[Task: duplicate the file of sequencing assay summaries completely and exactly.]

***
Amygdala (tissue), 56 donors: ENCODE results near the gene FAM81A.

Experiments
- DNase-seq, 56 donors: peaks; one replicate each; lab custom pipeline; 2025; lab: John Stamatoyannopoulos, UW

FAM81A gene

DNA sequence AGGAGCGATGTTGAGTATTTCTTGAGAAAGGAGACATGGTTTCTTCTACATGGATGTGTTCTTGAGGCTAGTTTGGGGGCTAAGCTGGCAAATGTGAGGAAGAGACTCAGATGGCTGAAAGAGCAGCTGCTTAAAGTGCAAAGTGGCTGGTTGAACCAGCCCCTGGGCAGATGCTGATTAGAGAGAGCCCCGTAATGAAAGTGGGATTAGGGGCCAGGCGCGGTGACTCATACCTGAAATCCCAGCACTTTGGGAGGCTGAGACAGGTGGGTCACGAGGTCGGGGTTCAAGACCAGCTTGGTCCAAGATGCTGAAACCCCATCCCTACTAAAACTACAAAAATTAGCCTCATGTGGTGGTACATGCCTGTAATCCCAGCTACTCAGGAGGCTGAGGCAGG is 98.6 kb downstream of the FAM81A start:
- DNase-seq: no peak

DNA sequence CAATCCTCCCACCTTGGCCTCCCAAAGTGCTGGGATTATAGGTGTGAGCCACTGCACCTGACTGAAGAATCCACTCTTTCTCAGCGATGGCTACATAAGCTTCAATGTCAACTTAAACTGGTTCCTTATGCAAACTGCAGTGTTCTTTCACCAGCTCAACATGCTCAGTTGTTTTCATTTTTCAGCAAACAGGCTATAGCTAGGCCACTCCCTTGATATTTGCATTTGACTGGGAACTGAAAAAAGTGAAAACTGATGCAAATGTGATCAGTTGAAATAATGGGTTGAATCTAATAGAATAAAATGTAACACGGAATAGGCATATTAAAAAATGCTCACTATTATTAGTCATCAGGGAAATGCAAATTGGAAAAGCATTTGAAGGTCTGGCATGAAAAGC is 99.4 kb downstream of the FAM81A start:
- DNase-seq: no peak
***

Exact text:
Amygdala (tissue), 56 donors: ENCODE results near the gene FAM81A.

Experiments
- DNase-seq, 56 donors: peaks; one replicate each; lab custom pipeline; 2025; lab: John Stamatoyannopoulos, UW

FAM81A gene

DNA sequence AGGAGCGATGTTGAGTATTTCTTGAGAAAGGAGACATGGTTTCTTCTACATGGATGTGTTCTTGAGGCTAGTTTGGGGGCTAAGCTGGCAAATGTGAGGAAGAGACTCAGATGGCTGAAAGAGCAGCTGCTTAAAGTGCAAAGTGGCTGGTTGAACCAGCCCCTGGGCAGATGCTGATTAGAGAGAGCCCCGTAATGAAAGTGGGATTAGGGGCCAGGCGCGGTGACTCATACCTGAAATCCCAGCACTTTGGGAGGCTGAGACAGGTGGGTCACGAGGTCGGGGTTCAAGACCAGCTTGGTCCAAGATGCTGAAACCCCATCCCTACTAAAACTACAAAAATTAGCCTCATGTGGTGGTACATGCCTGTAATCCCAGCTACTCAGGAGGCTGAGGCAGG is 98.6 kb downstream of the FAM81A start:
- DNase-seq: no peak

DNA sequence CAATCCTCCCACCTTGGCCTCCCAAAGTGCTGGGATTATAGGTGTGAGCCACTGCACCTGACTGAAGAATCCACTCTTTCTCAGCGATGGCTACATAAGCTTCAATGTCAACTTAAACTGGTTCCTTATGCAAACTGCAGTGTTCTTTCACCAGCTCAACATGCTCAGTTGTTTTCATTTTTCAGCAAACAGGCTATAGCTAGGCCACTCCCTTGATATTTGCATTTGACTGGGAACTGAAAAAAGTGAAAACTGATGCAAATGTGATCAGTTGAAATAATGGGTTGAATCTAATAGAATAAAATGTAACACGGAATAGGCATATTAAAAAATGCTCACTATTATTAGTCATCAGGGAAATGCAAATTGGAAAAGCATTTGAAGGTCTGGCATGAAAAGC is 99.4 kb downstream of the FAM81A start:
- DNase-seq: no peak